An introduction to data and information in health and social care
An introduction to data and information in health and social care

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2.3 Health and social care providers care records

All health and social care providers, from GPs to hospitals, will have a record relating to you as a person. These records are important, confidential and crucial when decisions are made about your health and well-being.

Every time you use a service in health and social care, there will be a record made – this may be on a variety of systems, some paper-based, some electronic. Sometimes they won’t link, which is why you might be asked for the same data again and again.

One of the reasons to use an electronic system for working with patients is for this data to flow to multiple users, in different disciplines, to help the patient’s care, and make this process easier for those involved.

In certain countries, Northern Ireland for example (see Figure 3), you are assigned a unique number – your health and care number – which is unique and individual to you, and means that your identity can be found across the many health and social care systems. In many respects this is like having a loyalty card in a supermarket, as all your purchases are linked to this card and identifying number.

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Figure 1 Northern Irish health membership card

In this section you will learn about how a hospital might use some of the following information:

  • your postcode
  • prescription data from GP records.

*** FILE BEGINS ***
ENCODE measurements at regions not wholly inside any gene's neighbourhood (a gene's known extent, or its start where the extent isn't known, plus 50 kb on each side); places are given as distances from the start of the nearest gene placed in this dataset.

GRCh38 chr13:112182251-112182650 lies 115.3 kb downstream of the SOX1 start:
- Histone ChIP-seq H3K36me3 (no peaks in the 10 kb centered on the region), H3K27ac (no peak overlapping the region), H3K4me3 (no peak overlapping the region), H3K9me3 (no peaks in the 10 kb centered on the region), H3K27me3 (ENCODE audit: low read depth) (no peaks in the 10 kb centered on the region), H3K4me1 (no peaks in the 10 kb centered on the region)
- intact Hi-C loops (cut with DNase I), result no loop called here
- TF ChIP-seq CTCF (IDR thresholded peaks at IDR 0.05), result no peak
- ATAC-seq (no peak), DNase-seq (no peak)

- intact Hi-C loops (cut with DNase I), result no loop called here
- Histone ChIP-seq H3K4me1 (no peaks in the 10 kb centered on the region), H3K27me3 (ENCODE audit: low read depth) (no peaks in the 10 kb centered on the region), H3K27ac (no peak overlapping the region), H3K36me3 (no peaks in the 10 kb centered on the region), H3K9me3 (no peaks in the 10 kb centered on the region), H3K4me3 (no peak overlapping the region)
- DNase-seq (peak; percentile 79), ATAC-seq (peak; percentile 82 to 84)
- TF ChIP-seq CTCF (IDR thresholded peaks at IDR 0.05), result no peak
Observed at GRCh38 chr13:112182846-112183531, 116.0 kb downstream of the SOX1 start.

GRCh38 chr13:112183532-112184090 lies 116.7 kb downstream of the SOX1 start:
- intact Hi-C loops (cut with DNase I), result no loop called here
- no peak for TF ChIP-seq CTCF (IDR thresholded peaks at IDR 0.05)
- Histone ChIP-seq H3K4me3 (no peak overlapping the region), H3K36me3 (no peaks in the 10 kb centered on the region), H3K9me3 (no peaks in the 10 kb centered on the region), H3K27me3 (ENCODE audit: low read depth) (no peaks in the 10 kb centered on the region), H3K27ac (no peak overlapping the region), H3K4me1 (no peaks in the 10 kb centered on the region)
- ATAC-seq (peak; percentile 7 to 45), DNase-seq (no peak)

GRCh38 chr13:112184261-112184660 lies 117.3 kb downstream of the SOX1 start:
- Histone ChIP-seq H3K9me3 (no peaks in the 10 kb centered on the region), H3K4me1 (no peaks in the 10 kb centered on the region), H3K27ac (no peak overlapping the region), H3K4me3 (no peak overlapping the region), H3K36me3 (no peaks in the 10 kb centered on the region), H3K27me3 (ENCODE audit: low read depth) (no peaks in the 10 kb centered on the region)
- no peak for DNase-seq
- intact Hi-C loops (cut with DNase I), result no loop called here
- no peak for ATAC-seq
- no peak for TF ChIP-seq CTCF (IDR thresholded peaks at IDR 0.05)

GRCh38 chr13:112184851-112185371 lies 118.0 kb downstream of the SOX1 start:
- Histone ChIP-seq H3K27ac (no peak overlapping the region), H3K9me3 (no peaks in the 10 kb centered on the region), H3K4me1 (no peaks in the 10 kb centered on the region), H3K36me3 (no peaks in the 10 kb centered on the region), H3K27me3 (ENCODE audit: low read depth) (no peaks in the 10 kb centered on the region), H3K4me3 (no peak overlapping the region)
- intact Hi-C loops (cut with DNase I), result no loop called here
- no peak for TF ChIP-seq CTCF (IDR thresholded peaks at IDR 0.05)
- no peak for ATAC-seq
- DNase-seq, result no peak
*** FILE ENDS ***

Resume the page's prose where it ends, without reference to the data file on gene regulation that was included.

Activity 3 Postcode use

Timing: Allow about 5 minutes

Can you think of a use for the postcode data that you give when admitted to hospital?

Discussion

Your postcode can be used to examine how services might be delivered in your area. What services exist? How many GPs are available? How might services in the futurebest be planned for?

The postcode can give information about prescription use in your area, for example, that can highlight a number of issues that might be relevant to you and your family, such as the use of painkillers, and social deprivation.

While this will not be directly attributed to you, it might influence health information campaigns or resources to highlight and deal with an issue in a specific geographical location.

When you are given a script for a prescription, you might collect this by hand, or an appointment arranged with your GP. They have to take your details from the record they hold. Assuming that this data is correct, it will provide a link to other information that may be used for other purposes, including prevention and public health policy.

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Figure 2 Prescriptions for antidepressant drugs

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